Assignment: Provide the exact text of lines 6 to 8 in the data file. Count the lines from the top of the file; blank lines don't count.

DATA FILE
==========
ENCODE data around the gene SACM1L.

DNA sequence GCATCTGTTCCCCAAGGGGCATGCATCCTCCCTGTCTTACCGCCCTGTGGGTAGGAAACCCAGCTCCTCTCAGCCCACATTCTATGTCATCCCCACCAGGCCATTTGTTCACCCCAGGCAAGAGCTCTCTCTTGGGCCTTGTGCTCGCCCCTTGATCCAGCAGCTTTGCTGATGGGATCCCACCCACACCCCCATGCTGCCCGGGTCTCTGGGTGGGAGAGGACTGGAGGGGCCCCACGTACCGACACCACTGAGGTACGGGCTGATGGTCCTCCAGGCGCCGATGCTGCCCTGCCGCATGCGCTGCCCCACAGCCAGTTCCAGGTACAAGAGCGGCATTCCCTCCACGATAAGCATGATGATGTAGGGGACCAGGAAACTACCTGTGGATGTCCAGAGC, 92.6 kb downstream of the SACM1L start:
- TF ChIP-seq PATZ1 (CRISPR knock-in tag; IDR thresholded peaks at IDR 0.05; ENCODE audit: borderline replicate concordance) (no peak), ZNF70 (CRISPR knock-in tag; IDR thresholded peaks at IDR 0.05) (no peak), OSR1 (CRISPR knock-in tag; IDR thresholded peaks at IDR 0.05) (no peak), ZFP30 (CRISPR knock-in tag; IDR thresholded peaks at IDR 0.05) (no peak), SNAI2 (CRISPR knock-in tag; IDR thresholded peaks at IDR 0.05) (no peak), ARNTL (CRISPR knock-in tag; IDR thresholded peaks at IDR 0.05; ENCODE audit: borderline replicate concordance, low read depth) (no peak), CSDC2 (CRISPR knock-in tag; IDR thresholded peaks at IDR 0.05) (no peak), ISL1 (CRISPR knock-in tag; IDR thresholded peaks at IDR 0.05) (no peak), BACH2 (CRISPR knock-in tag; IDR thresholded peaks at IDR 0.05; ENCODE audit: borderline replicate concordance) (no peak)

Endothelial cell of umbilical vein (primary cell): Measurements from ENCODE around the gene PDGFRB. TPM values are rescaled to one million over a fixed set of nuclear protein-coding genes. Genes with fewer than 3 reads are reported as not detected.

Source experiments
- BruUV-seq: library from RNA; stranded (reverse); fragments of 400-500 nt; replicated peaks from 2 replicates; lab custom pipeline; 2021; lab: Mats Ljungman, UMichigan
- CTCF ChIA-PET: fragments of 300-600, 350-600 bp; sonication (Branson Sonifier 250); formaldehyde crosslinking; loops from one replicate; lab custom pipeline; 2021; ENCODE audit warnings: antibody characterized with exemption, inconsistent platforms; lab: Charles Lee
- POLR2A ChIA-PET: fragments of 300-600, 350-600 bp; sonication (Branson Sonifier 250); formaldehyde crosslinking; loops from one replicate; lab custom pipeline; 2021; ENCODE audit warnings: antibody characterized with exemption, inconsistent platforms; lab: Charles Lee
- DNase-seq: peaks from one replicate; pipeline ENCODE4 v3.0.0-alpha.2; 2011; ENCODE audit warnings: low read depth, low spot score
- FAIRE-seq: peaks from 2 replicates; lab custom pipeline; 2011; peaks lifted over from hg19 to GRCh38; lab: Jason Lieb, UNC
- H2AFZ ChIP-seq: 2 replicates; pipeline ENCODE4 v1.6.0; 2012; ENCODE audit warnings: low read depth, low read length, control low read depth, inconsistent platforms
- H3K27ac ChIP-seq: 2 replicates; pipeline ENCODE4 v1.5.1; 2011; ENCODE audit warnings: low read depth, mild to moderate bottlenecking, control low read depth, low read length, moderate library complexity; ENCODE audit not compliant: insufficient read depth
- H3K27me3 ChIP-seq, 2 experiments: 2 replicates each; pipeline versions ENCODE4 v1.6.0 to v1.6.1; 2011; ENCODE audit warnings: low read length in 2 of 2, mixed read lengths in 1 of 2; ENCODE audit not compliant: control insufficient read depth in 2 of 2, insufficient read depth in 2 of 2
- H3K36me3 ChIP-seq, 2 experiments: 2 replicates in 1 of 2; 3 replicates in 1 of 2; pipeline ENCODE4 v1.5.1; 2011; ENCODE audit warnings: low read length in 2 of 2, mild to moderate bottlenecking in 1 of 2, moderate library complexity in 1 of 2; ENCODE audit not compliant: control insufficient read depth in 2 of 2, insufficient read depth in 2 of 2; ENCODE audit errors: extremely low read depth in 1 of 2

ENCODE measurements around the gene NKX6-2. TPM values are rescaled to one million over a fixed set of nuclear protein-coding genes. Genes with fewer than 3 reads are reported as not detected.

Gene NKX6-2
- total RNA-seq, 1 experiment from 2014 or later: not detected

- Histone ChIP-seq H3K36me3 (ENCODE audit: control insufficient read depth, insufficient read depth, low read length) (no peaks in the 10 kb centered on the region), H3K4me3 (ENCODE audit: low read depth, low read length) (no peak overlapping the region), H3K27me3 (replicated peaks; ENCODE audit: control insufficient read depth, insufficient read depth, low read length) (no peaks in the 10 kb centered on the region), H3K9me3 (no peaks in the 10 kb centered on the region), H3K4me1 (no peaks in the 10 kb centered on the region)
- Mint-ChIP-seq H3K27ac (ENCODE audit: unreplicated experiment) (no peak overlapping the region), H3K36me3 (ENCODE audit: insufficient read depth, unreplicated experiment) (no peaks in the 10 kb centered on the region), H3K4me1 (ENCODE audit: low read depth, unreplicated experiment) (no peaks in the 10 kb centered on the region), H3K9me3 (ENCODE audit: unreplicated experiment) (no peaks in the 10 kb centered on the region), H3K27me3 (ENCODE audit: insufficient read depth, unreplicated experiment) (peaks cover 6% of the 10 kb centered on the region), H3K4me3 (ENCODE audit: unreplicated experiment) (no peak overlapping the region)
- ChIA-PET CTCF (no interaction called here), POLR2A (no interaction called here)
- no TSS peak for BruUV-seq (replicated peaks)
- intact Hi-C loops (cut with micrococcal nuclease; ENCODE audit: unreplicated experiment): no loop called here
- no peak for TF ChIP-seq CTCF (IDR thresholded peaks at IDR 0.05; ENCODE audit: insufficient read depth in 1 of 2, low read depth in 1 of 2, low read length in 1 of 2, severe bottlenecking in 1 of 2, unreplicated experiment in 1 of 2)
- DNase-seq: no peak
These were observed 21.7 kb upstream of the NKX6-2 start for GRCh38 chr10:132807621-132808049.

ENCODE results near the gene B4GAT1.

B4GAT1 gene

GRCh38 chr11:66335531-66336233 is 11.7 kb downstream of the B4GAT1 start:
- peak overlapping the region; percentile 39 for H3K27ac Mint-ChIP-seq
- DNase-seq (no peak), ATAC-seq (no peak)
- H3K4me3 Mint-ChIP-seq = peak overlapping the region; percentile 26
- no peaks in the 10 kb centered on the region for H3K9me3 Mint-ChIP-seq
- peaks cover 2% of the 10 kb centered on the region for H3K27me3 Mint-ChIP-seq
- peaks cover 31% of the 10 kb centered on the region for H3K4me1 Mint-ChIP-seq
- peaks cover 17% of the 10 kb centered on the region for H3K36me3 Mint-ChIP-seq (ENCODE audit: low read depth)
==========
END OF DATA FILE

- BruUV-seq: library from RNA; stranded (reverse); fragments of 400-500 nt; replicated peaks from 2 replicates; lab custom pipeline; 2021; lab: Mats Ljungman, UMichigan
- CTCF ChIA-PET: fragments of 300-600, 350-600 bp; sonication (Branson Sonifier 250); formaldehyde crosslinking; loops from one replicate; lab custom pipeline; 2021; ENCODE audit warnings: antibody characterized with exemption, inconsistent platforms; lab: Charles Lee
- POLR2A ChIA-PET: fragments of 300-600, 350-600 bp; sonication (Branson Sonifier 250); formaldehyde crosslinking; loops from one replicate; lab custom pipeline; 2021; ENCODE audit warnings: antibody characterized with exemption, inconsistent platforms; lab: Charles Lee